Having endangered rivers in the U.S. is not new. Countless waterways have been dammed, polluted, re-routed, buried or otherwise destroyed
Having endangered rivers in the U.S. is not new. Countless waterways have been dammed, polluted, re-routed, buried or otherwise destroyed throughout the country’s history. What is new is the level of severity and the scale of the crisis that faces many rivers in the United States.
Each year, American Rivers, a non-profit dedicated to protecting rivers and preserving clean water, releases a list and series of reports on rivers that are most at risk. This year, the Snake River and the Colorado River—both home to some of the continent’s best river rafting and dory trips—are at the top of the list. While the challenges facing each river are different, the larger issue remains: Some of the country’s longest, most iconic rivers are in danger.
“All life on this planet depends on clean, flowing rivers, so when rivers are at risk we must sound the alarm. America’s Most Endangered Rivers highlights the threats of climate change and injustice, and is a call for bold, urgent action,” said Tom Kiernan, President of American Rivers, in a press release.
With the megadrought looming, the Colorado River is widely over-allocated. For the first time in history, cuts to water supplies from the Colorado have had to be made and will likely continue in the future. Lake Powell is so low that Glen Canyon will not be able to generate power and water could stop flowing to nearby towns and parts of the Navajo Nation unless upper and lower Colorado River Basin states agree to cooperate on a water management plan to save the reservoir. According to the American Rivers report, researchers expect climate change to further reduce the Colorado’s flow by 10 to 30 percent by 2050.
American Rivers suggests the problems of the Colorado can be solved, but it won’t be easy. Previous plans do not go far enough to address the continuing decline of regional water supplies, according to the report. New plans must invest in strategies that take into account a hotter and drier future and involve the tribes that have inhabited the area for millennia and still rely on the river.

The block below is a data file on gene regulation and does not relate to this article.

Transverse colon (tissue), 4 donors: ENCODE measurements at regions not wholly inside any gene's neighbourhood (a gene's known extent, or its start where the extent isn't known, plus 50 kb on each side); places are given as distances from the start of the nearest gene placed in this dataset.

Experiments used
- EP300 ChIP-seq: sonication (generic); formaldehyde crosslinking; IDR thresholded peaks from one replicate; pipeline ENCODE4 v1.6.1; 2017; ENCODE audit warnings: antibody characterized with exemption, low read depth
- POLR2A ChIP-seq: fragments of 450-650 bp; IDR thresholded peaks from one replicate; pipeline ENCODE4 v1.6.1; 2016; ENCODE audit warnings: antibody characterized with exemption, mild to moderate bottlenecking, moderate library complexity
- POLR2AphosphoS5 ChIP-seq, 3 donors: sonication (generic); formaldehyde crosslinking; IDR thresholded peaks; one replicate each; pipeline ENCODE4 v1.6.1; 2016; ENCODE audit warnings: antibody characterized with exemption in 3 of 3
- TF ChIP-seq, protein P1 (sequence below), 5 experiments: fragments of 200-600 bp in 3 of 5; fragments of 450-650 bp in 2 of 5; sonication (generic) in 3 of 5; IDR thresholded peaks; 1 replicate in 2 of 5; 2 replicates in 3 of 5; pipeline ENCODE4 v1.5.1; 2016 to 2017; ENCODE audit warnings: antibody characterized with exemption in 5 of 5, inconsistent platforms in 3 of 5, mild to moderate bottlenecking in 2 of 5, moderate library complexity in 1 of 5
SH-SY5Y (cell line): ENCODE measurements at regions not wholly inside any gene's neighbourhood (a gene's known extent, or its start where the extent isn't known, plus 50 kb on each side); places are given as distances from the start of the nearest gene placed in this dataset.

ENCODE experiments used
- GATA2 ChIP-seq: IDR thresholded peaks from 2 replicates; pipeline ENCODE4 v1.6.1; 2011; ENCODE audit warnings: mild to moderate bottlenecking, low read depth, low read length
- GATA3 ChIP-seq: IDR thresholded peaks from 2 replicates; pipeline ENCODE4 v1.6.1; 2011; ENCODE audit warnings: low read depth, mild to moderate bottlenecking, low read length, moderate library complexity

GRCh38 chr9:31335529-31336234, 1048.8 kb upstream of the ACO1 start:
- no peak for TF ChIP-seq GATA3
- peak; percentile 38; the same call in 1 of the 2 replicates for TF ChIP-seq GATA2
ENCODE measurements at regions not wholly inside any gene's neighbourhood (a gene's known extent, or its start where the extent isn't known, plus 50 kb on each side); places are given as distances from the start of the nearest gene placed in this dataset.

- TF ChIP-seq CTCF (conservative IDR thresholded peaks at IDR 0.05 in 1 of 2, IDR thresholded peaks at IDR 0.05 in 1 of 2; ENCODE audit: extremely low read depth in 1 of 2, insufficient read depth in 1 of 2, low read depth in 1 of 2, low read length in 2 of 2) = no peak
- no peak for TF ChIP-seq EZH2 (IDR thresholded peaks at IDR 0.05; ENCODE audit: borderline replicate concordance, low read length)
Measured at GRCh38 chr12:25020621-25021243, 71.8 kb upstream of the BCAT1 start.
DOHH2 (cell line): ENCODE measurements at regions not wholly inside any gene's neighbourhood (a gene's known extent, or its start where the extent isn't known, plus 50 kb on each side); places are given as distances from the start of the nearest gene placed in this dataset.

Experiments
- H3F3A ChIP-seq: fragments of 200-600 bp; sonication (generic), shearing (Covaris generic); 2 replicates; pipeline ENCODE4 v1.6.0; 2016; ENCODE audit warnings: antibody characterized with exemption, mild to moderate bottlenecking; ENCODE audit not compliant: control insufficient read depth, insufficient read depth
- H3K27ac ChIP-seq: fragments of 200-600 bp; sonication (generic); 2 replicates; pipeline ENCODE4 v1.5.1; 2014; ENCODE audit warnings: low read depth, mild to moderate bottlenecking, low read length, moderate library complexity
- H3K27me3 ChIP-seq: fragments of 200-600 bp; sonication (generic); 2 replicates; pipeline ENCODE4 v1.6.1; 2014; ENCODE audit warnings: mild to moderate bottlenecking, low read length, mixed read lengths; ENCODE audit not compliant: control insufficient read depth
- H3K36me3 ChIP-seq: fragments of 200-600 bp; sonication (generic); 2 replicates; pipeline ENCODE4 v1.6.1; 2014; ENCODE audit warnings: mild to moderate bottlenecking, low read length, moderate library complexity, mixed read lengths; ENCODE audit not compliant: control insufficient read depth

Second on the Most Endangered Rivers list, the Snake River is facing an ecological crisis. The four Lower Snake River dams turned sections of the massive waterway into little-moving warm-water reservoirs. They also decimated the Snake River salmon populations, once some of the most robust in the country. Ocean-run salmon, no longer able to reach the cold running creeks and streams upriver, failed to spawn and are now listed as endangered species. The impacts of the dams have been exacerbated by climate change.
American Rivers calls for a comprehensive solution that would ultimately replace the power, transportation and irrigation the dams provide, as well as restore the rights of native tribes that built a culture around the salmon runs.
“The dams on the lower Snake River are an ongoing source of injustice and the loss of salmon is violating the rights of Tribal Nations ensured by treaty with the U.S. government,” the report states.
The other rivers featured by American Rivers include Alabama’s Mobile River, Maine’s Atlantic Salmon Rivers, Georgia’s Coosa River, the Mississippi River, California’s Lower Kern River, Arizona’s San Pedro River, the Los Angeles River and Oklahoma’s Tar Creek.
Read the Full Report
Photos by Katy Stephens, Josh Miller, Andrew Miller